The story of the Salem witch trials doesn’t begin in Salem, but in what was known at the time as Salem Village, a few miles away. Today it’s called Danvers, a town not wanting recognition for it’s macabre past. There are still reminders of that era, and the best preserved is likely the Rebecca Nurse Homestead.
Rebecca was a pious, God-fearing woman caught up in the hysteria. It’s said that her death was one of the turning points, which led to an end of the madness, but not before twenty women and one man perished in that dark stain on American history. It is believed that Rebecca’s body was recovered from the shallow grave which she was buried in at Salem following her hanging, by her family working under the cover of night. It’s thought they brought her home to be buried, where she lies still in secret.
Available as a fine art print, or matted and framed with a fanatical eye for detail and quality.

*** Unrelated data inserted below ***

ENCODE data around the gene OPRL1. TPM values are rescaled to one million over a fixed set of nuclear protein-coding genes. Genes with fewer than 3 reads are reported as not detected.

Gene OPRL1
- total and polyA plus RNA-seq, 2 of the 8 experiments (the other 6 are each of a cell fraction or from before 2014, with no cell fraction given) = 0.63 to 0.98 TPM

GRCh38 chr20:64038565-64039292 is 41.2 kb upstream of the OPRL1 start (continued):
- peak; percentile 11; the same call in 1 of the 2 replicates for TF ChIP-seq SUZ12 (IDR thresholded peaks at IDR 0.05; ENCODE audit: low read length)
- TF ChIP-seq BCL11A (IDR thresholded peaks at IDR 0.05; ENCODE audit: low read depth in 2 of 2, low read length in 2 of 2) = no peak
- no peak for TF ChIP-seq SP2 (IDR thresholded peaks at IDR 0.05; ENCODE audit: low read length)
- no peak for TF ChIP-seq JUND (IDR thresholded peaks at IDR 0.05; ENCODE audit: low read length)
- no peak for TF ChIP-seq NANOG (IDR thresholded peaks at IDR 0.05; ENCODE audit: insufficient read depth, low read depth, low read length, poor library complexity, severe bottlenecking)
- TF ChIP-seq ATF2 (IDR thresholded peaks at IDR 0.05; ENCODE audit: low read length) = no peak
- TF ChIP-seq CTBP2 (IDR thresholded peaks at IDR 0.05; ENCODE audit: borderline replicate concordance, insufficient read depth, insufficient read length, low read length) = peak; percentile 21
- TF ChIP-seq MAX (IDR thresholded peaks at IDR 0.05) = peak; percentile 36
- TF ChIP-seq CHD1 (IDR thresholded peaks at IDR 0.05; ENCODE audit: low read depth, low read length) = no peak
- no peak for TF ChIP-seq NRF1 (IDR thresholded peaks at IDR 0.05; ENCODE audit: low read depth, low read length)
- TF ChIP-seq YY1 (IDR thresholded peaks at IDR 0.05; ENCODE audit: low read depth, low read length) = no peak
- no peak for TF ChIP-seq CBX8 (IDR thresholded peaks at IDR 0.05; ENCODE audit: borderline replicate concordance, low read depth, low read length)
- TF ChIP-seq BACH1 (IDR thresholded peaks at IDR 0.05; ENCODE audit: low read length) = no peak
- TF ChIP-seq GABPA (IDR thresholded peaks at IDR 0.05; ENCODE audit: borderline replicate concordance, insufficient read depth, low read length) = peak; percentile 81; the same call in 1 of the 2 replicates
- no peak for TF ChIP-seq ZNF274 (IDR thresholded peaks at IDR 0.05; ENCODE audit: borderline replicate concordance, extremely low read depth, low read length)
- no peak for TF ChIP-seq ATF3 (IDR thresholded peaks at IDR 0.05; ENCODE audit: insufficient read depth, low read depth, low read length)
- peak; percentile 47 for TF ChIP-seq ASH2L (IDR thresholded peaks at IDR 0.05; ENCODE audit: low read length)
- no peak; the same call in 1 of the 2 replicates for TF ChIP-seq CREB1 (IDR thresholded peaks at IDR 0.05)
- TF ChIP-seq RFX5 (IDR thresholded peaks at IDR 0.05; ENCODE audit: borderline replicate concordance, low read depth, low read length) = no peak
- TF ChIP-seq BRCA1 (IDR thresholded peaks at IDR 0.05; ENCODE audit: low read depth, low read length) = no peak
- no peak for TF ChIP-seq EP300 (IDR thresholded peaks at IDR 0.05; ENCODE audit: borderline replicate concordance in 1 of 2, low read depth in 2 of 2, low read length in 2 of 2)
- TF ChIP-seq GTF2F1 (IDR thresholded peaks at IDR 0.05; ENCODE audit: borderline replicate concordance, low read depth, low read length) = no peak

- Printed with archival inks on acid free, Moab Somerset Enhanced Velvet watercolor paper.
- All prints are mounted on foamcore board for stability, protection and to avoid wrinkling
- Choice of professional framing options. Real natural solid wood frames are handmade and finished with an eye for quality. Double matted with clear acrylic glass for protection and finished with a sturdy wire hanger.
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Printed with archival inks on acid free, Moab Somerset Enhanced Velvet watercolor paper and mounted on foamcore board for stability, protection and to avoid wrinkling
Available framed in gold and black, printed with archival inks on acid free, Moab Somerset Enhanced Velvet watercolor paper